A recent decline in breast cancer incidence is unlikely to be caused by a decrease in mammography screening, according to a study published online August 14 in the Journal of the National Cancer Institute. It is more likely due to the drop in postmenopausal hormone use.
Artificially inducing menopause may reduce breast cancer recurrence in premenopausal women with early-stage breast cancers.
Blood clots are a leading cause of disability and death in patients following surgery, despite medical advances in their prevention, diagnosis, and treatment.
A rise in breast cancer incidence from the 1980s through 2001 paralleled trends in mammography screening and hormone therapy use, while a recent decline in incidence was consistent with a drop in hormone therapy use, according to a study of a large group of women enrolled in a single health plan,.
The medical community has been debating for many years whether, and to what extent, postmenopausal hormone therapy (HT) use is associated with a higher risk of breast cancer, says Professor Amos Pines, President of the International Menopause Society.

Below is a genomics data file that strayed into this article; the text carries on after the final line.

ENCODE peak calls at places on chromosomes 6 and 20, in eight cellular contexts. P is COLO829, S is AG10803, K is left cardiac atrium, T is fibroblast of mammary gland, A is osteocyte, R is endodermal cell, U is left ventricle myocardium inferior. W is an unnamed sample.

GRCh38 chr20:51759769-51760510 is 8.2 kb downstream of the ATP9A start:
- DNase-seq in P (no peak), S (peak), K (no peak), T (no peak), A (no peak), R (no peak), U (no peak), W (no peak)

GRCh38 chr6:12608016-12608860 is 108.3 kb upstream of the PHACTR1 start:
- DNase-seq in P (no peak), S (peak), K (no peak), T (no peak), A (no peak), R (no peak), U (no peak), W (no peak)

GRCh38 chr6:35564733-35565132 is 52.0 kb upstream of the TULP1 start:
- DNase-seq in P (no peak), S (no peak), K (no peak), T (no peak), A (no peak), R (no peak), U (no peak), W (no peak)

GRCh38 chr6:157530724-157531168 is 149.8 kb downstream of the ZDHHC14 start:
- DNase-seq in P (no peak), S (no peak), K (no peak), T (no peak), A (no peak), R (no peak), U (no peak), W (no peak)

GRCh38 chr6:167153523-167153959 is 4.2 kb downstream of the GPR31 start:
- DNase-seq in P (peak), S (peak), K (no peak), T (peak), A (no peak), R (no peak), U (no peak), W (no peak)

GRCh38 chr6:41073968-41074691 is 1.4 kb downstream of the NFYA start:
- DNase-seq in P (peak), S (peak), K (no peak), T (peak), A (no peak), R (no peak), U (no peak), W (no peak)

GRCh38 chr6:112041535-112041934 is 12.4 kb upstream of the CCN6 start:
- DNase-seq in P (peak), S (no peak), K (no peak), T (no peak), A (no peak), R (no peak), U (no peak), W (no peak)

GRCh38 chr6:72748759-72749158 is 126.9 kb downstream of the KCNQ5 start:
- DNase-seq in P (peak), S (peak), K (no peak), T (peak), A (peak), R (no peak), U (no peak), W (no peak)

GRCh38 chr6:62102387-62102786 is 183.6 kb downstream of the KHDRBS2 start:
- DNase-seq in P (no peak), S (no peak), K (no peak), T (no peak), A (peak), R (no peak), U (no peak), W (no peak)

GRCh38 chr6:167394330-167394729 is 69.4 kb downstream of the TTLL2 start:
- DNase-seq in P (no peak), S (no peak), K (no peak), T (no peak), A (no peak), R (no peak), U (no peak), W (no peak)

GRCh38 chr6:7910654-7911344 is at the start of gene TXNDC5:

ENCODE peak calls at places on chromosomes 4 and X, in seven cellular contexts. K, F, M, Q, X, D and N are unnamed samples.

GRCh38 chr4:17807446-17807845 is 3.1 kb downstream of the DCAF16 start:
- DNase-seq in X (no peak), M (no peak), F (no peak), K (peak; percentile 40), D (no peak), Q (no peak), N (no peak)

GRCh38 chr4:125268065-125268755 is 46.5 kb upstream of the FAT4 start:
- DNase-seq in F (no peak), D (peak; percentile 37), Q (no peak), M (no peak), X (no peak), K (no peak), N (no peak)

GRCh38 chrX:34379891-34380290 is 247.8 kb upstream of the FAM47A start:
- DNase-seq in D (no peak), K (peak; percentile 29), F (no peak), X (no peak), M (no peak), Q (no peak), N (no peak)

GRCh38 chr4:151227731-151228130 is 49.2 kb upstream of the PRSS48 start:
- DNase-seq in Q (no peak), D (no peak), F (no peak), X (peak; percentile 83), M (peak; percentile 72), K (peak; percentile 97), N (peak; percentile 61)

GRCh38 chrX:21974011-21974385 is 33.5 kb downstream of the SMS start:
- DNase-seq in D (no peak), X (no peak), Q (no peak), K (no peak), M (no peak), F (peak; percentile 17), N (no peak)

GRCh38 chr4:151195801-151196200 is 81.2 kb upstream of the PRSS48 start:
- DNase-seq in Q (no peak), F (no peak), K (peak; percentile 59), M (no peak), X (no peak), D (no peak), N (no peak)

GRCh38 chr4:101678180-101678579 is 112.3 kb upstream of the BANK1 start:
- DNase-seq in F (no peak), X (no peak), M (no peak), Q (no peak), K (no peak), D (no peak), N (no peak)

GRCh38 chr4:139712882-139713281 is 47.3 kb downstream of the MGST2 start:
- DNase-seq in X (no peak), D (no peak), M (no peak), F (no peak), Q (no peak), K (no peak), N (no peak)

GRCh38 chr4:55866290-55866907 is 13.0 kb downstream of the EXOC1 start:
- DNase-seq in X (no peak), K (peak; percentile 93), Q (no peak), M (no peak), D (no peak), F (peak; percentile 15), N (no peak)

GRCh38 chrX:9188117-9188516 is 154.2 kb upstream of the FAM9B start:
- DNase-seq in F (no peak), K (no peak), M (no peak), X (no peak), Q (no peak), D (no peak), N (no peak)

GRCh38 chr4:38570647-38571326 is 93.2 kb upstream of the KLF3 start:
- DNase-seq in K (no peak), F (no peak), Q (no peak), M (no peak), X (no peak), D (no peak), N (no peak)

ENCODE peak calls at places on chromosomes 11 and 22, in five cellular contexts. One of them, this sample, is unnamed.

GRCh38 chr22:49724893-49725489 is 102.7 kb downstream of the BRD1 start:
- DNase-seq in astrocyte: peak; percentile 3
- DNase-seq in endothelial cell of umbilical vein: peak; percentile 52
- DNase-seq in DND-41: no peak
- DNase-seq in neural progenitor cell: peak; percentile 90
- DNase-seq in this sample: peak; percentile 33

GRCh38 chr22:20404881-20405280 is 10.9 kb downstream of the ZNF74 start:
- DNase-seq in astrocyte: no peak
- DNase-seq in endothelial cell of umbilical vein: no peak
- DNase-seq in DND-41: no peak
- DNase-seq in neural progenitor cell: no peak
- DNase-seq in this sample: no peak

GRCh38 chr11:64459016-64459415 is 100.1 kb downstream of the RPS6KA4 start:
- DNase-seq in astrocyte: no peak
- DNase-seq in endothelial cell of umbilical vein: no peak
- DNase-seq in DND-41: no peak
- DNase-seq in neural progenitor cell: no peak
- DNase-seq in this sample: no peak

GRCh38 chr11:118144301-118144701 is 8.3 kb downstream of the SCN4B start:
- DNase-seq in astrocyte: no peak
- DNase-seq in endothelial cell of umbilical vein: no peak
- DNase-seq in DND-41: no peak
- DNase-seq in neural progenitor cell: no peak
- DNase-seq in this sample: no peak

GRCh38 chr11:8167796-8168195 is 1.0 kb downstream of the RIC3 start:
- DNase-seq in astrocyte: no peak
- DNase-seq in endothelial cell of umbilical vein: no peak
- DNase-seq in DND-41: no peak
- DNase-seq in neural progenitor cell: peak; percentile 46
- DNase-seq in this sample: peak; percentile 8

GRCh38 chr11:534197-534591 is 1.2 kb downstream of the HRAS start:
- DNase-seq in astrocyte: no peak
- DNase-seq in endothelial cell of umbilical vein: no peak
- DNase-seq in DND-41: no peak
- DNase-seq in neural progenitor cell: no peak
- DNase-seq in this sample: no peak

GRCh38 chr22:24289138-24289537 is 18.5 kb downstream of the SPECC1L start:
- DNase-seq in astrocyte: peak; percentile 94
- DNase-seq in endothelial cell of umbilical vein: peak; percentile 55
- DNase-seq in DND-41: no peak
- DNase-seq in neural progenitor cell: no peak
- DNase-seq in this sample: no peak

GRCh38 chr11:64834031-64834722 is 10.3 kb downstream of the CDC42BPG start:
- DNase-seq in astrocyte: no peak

Growth hormone injections appear to boost height in extremely short, healthy children, according to a recent systematic review, but height gain appears to peak at about three inches ? and those inches are expensive.
New evidence published on bmj.com confirms that hormone replacement therapy (HRT) should not be prescribed to older women who are many years past menopause to help prevent chronic conditions such as heart disease.
For prostate cancer patients whose tumors have continued to grow despite medical or surgical castration, a new drug candidate that inhibits production of male hormones anywhere in the body is showing promise in early trials.
Acrux (ASX: ACR) – The Australian drug delivery company, today announced positive results from its Phase 1 clinical studies using two unique contraceptive skin sprays, each containing a progestin and an estrogen.
Cyclical, long-term estrogen injections protected brain cells from age-related deterioration, according to a new study conducted at Mount Sinai School of Medicine. The study suggests that age is a factor in estrogen treatment and sheds light on the intricate relationship between mind, age, and hormones. The study will be published in the online edition of Proceedings of the National Academy of Sciences during the week of June 25.